Today I challenge you to prioritize your life.

What should you focus on today to maximize your potential?

What do you think my niche is? What is your niche?

Facing The Bonk: I am not invincible

I ended my week with a bonk. I want to talk about it.

But first! Sign up for my monthly email list where I answer your questions and give personal anecdotes and life updates. Your monthly dose of real talk, health jargon and wise cracks –>

I truly don’t believe I had bonked before this point. Sure, I’ve had some bad runs, but nothing where I nutritionally was unprepared. I have now experienced this terrible bonk I’ve heard so much about, and I’ve become a wiser runner.


Events leading up to the bonk:

1.) It’s been hot all week

I have been working and sleeping in less than ideal conditions for the past week. It’s just so hot and I get heat headaches now when I stand in front of the ovens at work for too long.

2.) I cannot hydrate myself

In addition to the heat, it is very hard to stay hydrated. I joke that I haven’t stopped sweating for two weeks…but it’s true. Spending my time in a constant state of sweat has made it not difficult, but impossible to stay hydrated. I do drink, not just water, but electrolyte beverages, iced coffee and tea and eat foods with a high water content. However, I have been unable to stay on top of my hydration.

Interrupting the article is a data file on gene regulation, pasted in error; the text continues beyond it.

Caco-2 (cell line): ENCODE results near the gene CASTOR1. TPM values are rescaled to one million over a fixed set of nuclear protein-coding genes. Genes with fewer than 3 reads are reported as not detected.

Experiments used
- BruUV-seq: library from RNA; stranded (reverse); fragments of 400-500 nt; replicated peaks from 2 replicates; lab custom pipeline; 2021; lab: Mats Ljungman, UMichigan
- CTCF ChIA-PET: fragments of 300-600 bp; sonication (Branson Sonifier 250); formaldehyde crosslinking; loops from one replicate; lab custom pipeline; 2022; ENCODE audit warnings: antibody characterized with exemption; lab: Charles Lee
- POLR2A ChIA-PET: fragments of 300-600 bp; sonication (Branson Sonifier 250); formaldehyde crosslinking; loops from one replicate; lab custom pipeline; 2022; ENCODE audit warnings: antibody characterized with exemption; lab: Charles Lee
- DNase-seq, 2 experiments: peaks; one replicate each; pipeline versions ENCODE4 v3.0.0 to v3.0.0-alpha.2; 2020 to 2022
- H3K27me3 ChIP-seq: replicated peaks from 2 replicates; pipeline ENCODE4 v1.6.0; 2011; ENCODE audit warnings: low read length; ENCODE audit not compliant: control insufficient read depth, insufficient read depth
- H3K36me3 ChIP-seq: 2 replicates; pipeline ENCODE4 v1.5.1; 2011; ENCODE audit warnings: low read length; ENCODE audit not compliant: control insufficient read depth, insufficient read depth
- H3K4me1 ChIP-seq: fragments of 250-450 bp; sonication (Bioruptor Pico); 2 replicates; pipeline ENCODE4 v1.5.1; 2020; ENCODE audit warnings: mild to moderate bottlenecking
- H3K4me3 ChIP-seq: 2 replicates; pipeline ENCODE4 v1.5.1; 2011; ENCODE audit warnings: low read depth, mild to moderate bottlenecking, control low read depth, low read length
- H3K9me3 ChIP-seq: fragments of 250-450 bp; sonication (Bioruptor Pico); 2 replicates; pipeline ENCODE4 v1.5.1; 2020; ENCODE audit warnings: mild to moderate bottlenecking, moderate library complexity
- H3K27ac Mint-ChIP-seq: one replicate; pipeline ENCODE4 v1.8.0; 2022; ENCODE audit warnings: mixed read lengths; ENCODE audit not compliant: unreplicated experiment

3.) I did not plan my route well.

I woke up early to run in the cool morning (haha) and miscalculated the amount of mileage I would get before meeting up with friends. I was planning to do some myself and some with them. By the time I got to them I was 9 miles in. I drank and felt fine, but after a few miles with them I decided to turn and cut it short. I thought it would be a faster way to get home by doing this, but I should have just turned around.

4.) My foot was giving me problems.

On and off the past few weeks my right foot hurts. I can still run on it, but after about 10 miles it gets uncomfortable. Well, 14 miles in things were not looking up. This is when I turned a around…only to have 6 miles to go.

5.) I ran long the day before.

I was planning to race today (just for fun) so I ran 16 miles yesterday morning. Then worked on my feet all day. I felt great yesterday and still planned to race. This morning however I made the decision not to based on cost, time that I could spend working in other passions and my niggling foot. Sunday was my only day off and I wanted to work on other things. After races I am not that productive.

I felt fine the day before. I felt fine during the first part of my run. I chose to continue for these reasons.

What happened?

I ended up doing the runner slog up a few hills until I made it to a Burger King three miles from home. It was in that Burger King stall that I put my head in my hands and thought about my life choices.

I felt like a fool.

Why did you run without water? Who do you think you are?